Mutable Structure Type

The T! type is described as a box type that can be replaced by any T type object.

Particle!State: {"base", "excited"}! = Class(... Impl := Phantom State)
    # This method moves the State from "base" to "excited".
    apply_electric_field!(ref! self("base" ~> "excited"), field: Vector) = ...

The T! type can replace data, but it cannot change its structure. More like the behavior of a real program, it cannot change its size (on the heap). Such a type is called an immutable structure (mutable) type.

In fact, there are data structures that cannot be represented by invariant structure types. For example, a Mutable-length array. The [T; N]!type can contain objects of any [T; N], but cannot be replaced by objects of type [T; N+1] and so on.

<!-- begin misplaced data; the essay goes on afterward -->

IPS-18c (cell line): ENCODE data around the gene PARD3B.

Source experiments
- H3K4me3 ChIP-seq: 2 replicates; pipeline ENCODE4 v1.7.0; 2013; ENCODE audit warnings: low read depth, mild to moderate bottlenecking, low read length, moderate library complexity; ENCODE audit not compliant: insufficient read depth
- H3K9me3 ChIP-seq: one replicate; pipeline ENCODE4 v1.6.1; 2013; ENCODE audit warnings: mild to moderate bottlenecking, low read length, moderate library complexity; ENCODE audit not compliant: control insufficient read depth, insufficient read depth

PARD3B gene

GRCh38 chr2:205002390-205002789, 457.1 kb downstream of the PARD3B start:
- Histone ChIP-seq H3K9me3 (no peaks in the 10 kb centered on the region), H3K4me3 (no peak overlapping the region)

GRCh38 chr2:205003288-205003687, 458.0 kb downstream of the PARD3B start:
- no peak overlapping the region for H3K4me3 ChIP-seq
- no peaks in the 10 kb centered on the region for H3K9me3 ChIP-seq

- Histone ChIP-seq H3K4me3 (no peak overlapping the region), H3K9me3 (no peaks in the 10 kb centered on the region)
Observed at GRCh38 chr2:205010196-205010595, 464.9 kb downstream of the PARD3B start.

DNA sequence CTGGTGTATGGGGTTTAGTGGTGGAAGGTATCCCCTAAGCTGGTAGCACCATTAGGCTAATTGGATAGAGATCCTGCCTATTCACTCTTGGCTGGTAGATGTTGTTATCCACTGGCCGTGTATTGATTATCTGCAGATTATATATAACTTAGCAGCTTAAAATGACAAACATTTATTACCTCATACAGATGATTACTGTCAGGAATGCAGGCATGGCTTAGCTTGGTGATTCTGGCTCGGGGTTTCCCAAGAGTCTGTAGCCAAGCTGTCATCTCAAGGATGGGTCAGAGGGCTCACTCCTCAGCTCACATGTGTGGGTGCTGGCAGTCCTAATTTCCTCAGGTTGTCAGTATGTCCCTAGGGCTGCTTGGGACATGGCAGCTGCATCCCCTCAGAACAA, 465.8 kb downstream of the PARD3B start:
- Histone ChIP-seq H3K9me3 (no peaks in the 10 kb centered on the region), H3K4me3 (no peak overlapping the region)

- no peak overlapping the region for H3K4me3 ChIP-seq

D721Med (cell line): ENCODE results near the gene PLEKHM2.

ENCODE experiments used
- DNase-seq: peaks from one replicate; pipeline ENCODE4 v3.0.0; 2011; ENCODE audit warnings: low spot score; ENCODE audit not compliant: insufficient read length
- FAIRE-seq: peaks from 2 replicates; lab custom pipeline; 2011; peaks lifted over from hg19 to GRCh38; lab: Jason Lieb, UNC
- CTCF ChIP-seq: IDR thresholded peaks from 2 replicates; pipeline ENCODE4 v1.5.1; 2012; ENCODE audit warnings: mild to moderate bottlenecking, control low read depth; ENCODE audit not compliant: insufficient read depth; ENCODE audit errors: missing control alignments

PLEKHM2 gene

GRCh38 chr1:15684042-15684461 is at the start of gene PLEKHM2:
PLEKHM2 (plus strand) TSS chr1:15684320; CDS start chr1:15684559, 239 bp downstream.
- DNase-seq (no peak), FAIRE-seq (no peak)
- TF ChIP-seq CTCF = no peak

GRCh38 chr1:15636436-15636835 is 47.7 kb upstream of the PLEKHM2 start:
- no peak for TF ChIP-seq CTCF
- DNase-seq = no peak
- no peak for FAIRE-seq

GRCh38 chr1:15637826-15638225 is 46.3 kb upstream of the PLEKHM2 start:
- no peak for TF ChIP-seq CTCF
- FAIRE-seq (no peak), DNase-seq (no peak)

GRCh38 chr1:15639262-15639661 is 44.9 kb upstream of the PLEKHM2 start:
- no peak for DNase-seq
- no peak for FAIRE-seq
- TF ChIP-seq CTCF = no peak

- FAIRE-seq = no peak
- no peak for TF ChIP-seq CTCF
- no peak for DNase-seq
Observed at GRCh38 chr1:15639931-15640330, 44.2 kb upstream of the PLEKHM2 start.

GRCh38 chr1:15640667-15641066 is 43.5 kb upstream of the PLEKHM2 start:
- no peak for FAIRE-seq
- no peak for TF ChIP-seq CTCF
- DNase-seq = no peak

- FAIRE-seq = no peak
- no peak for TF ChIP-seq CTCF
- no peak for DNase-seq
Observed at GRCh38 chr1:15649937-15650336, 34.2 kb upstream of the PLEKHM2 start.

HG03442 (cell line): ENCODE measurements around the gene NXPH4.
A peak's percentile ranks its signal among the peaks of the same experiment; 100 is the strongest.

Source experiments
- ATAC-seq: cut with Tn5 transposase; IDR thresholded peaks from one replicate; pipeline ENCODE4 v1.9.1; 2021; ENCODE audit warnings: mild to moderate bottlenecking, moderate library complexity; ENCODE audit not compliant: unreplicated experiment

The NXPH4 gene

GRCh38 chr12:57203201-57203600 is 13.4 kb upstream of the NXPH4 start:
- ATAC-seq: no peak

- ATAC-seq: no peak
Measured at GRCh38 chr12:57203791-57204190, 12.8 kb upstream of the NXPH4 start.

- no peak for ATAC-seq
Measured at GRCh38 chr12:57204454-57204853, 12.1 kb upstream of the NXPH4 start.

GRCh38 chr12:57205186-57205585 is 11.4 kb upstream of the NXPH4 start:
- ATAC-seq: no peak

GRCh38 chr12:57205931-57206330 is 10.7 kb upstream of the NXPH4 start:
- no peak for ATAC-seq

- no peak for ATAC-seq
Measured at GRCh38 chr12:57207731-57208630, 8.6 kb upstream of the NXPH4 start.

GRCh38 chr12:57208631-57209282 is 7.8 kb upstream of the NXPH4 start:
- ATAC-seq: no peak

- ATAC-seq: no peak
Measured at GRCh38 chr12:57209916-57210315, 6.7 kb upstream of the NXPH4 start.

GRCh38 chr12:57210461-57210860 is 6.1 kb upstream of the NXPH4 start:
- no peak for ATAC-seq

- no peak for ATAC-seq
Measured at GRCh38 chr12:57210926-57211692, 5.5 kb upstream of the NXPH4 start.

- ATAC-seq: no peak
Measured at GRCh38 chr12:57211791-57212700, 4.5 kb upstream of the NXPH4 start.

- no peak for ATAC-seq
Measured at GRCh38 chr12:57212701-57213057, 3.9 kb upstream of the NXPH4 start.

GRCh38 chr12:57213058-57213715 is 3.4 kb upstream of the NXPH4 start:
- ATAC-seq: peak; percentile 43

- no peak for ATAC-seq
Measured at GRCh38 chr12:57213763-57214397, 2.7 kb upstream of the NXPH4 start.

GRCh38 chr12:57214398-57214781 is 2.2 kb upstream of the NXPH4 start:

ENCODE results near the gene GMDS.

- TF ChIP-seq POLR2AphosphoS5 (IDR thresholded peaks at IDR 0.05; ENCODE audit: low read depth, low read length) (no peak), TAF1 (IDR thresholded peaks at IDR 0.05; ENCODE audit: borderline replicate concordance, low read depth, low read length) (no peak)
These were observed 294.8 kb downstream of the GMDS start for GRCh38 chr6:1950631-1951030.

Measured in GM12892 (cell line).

In other words, the length cannot be changed. To change the length, the structure of the type itself must be changed.

This is achieved by Mutable structure (mutable) types.

v = [Str; !0].new()
v.push! "Hello"
v: [Str; !1].

For mutable structure types, Mutable type arguments are marked with !. In the above case, the type [Str; !0] can be changed to [Str; !1] and so on. That is, the length can be changed. Incidentally, the [T; !N] type is the sugar-coated syntax of the ArrayWithLength!(T, !N) type.

Mutable structure types can of course be user-defined. Note, however, that there are some differences from invariant structure types in terms of the construction method.

Nil T = Class(Impl := Phantom T)
List T, !0 = Inherit Nil T
List T, N: Nat! = Class {head = T; rest = List(T, !N-1)}
List(T, !N).
    push! ref! self(N ~> N+1, ...), head: T =
        self.update! old -> {head; old}